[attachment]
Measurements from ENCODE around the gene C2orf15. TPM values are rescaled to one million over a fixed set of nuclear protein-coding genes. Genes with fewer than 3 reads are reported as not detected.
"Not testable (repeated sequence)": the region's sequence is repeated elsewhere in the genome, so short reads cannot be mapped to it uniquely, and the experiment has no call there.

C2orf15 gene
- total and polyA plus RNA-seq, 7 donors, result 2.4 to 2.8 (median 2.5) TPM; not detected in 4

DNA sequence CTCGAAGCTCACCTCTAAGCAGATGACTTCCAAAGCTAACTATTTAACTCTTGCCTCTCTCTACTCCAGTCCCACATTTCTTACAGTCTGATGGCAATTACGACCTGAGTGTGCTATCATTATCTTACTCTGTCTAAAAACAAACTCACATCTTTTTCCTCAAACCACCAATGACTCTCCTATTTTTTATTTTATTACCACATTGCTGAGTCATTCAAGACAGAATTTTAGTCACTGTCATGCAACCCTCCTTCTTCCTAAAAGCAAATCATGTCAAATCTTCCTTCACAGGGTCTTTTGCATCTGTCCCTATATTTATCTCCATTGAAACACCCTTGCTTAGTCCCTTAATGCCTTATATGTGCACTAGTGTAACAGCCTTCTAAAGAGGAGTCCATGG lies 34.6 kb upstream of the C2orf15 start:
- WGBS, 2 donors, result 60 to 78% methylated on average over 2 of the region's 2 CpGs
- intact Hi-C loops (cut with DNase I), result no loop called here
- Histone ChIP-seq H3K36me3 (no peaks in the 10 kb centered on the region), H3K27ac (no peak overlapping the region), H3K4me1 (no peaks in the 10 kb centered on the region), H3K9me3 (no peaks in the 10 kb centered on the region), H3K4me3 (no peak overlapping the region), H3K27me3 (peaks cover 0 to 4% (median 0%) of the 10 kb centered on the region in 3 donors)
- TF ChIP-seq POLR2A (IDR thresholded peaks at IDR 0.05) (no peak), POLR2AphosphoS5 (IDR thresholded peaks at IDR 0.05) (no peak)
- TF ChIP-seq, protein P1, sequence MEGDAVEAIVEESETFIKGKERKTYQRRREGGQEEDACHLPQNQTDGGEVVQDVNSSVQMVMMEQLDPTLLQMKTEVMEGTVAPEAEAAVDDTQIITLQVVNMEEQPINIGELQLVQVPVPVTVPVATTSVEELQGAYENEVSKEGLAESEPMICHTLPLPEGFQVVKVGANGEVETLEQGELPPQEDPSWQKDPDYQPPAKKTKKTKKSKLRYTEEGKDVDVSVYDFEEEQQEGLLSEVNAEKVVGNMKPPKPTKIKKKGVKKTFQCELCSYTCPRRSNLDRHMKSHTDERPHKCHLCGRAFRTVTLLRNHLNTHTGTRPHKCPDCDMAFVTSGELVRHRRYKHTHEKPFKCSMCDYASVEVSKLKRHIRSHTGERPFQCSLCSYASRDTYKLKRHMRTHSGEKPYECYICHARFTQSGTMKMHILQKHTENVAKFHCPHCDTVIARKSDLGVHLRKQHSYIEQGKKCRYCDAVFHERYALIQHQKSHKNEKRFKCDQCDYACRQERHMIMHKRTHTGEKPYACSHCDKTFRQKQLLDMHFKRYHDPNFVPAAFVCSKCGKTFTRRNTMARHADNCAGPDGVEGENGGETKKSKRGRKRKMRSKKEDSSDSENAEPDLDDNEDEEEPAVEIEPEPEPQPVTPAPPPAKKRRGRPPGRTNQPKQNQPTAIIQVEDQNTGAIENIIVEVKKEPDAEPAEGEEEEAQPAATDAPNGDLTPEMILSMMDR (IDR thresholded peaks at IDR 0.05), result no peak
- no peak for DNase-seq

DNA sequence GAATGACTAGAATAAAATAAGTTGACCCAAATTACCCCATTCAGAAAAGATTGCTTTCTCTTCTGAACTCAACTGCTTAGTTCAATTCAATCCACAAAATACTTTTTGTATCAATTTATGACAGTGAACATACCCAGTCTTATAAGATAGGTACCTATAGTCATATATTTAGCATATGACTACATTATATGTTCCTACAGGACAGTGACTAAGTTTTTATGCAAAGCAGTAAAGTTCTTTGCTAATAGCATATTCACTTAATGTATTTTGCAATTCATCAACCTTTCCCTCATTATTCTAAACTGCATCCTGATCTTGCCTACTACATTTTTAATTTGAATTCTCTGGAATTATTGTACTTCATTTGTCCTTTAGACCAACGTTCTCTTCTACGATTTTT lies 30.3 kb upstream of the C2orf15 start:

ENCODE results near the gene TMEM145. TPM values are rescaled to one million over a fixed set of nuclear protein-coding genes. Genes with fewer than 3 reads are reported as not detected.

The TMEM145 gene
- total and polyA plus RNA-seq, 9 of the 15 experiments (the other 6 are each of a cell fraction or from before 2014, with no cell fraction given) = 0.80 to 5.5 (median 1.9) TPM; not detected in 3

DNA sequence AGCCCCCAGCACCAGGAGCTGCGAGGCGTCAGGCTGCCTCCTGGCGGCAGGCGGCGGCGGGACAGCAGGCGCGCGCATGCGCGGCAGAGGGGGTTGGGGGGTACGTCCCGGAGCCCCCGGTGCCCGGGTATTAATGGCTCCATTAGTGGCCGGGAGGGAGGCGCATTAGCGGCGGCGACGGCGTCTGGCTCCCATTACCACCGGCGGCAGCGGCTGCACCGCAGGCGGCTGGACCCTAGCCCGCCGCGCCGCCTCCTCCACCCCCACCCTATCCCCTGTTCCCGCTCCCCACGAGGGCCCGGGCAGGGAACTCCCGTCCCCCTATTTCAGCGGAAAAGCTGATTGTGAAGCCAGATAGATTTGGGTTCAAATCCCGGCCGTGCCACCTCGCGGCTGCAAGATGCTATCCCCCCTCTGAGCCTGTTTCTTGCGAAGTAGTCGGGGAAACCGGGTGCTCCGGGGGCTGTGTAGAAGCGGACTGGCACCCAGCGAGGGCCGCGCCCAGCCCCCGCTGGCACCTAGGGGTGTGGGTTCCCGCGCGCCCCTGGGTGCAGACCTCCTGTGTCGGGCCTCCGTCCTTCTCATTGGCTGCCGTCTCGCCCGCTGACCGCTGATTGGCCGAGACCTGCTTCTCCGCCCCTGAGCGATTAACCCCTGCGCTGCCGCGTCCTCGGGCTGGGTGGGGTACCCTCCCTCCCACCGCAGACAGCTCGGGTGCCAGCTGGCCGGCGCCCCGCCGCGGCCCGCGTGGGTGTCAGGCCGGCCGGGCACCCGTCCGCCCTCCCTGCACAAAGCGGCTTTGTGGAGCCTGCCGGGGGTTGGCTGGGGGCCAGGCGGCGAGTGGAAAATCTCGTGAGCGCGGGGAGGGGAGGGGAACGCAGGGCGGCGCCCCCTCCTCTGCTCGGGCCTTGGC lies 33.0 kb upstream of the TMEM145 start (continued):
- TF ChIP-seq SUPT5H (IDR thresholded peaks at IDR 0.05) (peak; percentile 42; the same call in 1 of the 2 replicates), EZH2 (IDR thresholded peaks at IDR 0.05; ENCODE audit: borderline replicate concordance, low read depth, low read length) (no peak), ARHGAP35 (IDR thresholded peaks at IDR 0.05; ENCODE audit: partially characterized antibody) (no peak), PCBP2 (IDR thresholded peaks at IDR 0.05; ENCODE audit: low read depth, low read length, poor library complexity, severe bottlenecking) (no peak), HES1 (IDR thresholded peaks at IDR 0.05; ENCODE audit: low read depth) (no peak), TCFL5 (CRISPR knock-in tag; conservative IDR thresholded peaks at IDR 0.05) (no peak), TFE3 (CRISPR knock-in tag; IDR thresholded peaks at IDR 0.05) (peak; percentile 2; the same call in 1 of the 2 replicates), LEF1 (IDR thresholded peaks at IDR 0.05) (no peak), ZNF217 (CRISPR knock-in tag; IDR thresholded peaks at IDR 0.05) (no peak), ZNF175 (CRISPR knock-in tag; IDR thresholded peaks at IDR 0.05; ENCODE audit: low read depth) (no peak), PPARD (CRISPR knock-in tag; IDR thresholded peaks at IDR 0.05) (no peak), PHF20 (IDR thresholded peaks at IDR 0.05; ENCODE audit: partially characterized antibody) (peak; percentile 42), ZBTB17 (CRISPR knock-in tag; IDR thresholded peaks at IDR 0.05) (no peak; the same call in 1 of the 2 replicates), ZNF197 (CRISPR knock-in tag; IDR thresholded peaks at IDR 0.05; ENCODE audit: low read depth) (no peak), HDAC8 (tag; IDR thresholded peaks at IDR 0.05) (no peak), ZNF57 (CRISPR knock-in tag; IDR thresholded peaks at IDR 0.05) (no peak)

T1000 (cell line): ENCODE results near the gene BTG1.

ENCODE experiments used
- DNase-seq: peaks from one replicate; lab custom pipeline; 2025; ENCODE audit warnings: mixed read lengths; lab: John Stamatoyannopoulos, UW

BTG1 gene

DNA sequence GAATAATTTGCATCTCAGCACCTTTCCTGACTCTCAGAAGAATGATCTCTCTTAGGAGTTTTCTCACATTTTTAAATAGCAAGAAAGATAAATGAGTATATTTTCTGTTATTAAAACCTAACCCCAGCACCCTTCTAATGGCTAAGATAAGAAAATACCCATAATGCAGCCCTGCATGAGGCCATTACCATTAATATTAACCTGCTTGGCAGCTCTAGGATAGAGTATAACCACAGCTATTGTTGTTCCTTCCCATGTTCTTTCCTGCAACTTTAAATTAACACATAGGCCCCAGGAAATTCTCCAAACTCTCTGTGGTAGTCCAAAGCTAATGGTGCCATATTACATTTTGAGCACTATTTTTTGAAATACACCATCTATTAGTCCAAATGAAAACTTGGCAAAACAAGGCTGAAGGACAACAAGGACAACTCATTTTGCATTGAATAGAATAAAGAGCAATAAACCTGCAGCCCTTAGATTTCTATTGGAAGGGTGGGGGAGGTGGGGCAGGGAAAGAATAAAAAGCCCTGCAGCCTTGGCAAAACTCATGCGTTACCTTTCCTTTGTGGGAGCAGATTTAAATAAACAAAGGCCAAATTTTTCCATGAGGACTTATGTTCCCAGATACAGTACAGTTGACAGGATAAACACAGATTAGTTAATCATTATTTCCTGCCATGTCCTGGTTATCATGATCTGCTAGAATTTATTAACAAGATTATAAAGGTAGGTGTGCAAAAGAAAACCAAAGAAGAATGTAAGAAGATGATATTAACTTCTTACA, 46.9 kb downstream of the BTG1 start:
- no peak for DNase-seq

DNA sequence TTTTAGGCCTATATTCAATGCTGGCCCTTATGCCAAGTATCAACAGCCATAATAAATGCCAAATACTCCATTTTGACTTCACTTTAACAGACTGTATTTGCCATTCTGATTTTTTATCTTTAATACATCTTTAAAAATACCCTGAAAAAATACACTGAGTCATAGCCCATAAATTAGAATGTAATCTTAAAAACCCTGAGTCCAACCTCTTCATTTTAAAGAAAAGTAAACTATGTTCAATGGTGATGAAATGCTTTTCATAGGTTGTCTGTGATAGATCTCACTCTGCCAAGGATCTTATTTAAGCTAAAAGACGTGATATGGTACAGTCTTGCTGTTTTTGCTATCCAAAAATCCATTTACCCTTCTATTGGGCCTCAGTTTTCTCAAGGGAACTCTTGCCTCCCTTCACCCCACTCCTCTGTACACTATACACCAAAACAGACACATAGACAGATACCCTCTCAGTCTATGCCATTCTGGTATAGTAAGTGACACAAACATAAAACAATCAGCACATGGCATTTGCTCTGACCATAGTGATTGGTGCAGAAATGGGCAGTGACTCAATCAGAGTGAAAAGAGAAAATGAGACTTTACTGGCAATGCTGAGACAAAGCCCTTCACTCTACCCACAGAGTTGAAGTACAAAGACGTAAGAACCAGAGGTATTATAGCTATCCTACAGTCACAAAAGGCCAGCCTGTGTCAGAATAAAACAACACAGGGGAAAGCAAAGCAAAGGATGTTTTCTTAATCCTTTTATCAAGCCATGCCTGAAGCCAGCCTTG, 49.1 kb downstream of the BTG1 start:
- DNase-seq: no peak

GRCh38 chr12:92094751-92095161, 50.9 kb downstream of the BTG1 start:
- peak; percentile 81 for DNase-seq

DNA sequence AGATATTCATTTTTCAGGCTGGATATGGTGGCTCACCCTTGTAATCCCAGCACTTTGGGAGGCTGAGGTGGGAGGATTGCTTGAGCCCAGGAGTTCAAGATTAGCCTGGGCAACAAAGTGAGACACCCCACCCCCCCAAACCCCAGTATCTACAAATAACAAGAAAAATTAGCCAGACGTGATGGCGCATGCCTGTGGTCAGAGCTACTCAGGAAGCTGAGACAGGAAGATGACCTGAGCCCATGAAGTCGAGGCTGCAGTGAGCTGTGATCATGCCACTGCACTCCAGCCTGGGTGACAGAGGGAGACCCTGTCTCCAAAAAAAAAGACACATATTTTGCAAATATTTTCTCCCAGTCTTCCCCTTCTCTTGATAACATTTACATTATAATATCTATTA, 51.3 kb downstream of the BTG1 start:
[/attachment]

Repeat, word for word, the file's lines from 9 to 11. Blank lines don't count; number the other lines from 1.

- TF ChIP-seq POLR2A (IDR thresholded peaks at IDR 0.05) (no peak), POLR2AphosphoS5 (IDR thresholded peaks at IDR 0.05) (no peak)
- TF ChIP-seq, protein P1, sequence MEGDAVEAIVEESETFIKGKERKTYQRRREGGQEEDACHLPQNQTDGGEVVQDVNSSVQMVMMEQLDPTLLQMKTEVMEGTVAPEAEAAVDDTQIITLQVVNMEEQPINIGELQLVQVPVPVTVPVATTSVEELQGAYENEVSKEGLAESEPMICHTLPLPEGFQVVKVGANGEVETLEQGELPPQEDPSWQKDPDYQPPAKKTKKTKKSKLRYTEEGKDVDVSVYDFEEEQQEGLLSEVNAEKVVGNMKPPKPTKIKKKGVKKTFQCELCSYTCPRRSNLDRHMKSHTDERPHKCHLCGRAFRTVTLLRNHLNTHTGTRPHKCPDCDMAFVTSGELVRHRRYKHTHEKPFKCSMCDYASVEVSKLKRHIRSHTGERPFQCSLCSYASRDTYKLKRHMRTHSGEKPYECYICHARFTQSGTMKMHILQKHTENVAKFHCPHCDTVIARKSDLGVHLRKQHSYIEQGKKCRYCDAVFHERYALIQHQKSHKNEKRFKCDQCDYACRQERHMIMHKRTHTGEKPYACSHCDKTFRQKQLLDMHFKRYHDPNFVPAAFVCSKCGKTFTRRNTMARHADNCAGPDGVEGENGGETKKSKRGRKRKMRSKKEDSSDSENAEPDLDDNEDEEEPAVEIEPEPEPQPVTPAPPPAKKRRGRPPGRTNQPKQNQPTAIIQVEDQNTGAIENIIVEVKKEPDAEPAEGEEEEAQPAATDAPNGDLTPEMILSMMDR (IDR thresholded peaks at IDR 0.05), result no peak
- no peak for DNase-seq